Comment: Hackers attempt to sabotage a Premier League transfer deal
In relation to the news story revealing that hackers recently attempted to sabotage a Premier League transfer deal, the comment from Dave Barnett, Director of Edge Protection at Forcepoint:
“This hack is a perfect example of a business email compromise (BEC) attack, where it appears that the hacker has accessed an executive’s email account and attempted to trick another club or agent into sending money. While these attacks do require significantly more effort from cybercriminals than more scatter-gun tactics like ransomware, they have become increasingly popular because of their lucrative nature. It takes time and resource to convincingly impersonate a high profile football executive and target other clubs — but their targeted nature means the payoff can be much more certain if done correctly, and worth more.
As a result, these kinds of attack can be mitigated by focusing on three key areas: people, processes and technology. It is crucial that humans should first and foremost be viewed as the first line of any defence. Training will help employees understand cybercriminals’ thinking around BEC attacks and create a procedure for them to double check all out of character fund transfers.
Extra checks at a process level (e.g. strange activity in financial transfers) can also help identify unusual activity associated with BEC scams. Businesses should consider web and email security solutions to prevent interaction with initial lures. Multi-factor authentication on email accounts can stop hackers obtaining access to legitimate email accounts as it allows for dynamic policy changes and step-up authentication. A Zero Trust approach to security should also be considered, which verifies the identity of every person or entity attempting to access network resources. This contrasts with traditional ‘trust but verify’ security models that have historically focused on protecting the network perimeter, which don’t take into account that many of today’s breaches occur from inside the boundaries of the network. Whereas Zero Trust takes away access from anyone and everyone until the network and applications being accessed can be certain who you are.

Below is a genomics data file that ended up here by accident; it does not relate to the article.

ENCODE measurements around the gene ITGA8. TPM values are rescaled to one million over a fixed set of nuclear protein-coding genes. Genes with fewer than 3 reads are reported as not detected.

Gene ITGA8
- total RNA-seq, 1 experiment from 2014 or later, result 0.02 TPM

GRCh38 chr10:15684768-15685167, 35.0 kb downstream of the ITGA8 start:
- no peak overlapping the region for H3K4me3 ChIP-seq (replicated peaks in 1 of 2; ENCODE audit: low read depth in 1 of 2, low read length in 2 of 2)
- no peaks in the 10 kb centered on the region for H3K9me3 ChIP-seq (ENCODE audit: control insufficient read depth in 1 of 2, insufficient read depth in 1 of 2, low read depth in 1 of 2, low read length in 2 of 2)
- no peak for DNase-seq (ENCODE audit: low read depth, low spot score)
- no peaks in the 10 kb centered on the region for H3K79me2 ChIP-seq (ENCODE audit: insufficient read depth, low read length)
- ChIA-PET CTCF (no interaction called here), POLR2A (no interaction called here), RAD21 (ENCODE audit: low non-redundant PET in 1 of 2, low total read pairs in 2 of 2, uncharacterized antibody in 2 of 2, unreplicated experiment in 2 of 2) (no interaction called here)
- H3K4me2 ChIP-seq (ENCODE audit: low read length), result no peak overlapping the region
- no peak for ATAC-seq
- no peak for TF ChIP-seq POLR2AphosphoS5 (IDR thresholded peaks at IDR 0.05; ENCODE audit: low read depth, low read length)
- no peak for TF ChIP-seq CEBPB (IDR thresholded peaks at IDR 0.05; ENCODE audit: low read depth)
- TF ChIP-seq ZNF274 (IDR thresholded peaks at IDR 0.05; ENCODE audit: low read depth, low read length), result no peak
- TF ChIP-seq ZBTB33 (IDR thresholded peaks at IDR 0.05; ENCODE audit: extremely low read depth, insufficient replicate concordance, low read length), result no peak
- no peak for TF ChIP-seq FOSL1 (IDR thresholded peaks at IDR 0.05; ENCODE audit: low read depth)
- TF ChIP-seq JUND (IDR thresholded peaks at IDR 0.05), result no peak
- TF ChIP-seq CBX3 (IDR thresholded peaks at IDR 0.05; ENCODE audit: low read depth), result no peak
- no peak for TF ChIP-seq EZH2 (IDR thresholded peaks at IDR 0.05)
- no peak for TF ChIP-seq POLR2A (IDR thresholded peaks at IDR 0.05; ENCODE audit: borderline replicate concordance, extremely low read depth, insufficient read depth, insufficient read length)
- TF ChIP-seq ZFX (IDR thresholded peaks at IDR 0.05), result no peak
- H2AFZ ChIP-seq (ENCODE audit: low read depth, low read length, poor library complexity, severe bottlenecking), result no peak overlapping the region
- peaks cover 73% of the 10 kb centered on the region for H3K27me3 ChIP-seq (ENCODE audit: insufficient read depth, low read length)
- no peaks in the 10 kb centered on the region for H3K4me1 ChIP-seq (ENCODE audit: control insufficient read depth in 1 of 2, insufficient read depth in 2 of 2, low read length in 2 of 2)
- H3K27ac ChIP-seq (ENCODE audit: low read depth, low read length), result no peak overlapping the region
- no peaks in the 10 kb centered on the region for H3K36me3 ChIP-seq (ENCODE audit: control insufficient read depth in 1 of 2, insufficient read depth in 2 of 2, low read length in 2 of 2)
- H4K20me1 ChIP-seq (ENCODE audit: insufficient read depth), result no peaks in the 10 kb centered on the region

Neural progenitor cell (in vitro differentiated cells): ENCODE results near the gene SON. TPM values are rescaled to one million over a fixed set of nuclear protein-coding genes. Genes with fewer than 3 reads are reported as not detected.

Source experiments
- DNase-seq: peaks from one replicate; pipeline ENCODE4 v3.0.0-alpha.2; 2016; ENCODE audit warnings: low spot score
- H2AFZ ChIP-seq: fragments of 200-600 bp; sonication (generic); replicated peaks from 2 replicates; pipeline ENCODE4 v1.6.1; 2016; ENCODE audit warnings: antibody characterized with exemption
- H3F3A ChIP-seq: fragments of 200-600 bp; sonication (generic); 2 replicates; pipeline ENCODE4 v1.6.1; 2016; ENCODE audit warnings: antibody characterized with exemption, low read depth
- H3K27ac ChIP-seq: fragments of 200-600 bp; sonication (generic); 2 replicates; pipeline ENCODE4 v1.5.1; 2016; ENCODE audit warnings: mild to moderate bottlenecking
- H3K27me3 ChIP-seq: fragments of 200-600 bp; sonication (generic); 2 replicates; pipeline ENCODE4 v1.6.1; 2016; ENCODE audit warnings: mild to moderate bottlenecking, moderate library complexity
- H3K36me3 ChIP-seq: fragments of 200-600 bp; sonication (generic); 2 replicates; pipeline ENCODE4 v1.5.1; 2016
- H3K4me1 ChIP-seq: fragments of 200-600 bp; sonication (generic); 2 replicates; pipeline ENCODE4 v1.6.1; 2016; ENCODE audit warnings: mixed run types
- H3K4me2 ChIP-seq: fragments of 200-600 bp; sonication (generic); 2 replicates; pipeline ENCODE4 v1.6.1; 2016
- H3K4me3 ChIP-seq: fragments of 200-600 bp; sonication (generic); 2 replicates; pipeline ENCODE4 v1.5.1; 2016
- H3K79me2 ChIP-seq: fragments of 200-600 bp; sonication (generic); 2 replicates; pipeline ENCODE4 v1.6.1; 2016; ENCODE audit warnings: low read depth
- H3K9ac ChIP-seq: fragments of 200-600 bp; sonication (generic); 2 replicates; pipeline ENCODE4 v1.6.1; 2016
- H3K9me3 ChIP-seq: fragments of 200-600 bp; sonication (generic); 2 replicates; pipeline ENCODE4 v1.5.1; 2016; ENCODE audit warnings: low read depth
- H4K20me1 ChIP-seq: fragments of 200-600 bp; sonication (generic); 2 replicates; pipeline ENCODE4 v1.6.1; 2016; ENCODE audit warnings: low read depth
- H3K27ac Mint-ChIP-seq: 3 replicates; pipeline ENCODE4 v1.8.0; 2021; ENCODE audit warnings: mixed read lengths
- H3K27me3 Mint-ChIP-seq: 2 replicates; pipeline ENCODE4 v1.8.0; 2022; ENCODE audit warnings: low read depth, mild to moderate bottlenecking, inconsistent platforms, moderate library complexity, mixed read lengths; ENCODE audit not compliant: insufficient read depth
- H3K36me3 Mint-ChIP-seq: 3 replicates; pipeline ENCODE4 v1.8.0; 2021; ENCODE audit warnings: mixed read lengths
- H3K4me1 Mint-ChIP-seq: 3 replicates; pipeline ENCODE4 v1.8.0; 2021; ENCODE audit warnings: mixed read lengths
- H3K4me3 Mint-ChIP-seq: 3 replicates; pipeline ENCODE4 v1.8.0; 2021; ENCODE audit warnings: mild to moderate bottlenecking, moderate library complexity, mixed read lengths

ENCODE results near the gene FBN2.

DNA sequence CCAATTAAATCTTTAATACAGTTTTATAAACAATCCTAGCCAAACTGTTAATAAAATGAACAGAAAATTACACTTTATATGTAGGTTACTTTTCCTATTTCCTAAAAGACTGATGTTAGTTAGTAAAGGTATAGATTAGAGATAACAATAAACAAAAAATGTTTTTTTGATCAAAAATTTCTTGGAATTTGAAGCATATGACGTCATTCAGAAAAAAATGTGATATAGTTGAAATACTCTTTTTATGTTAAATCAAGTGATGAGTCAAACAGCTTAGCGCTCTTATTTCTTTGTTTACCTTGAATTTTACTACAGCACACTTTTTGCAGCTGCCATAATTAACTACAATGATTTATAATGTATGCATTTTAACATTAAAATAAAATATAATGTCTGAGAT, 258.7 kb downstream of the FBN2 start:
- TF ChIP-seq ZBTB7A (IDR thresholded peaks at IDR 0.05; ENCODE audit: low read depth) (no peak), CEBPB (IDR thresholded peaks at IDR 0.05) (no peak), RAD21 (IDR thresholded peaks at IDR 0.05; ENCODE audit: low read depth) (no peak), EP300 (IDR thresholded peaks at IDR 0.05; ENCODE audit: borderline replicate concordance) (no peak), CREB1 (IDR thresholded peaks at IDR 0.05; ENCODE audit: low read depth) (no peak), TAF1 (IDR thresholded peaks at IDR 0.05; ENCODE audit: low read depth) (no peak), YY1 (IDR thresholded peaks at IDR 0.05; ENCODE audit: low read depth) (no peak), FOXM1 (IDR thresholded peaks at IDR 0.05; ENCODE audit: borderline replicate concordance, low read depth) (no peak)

However, the biggest defence against BEC is behaviour-centric cybersecurity solutions: only when users begin acting out of character or in ways contrary to policies, will enterprises begin to spot threats as they are in their early stages. Successful companies will embrace proactive, behaviour-centric, adaptive, people-focused strategies for preventing data loss while safeguarding employees and critical systems both at the network edge and in the cloud.”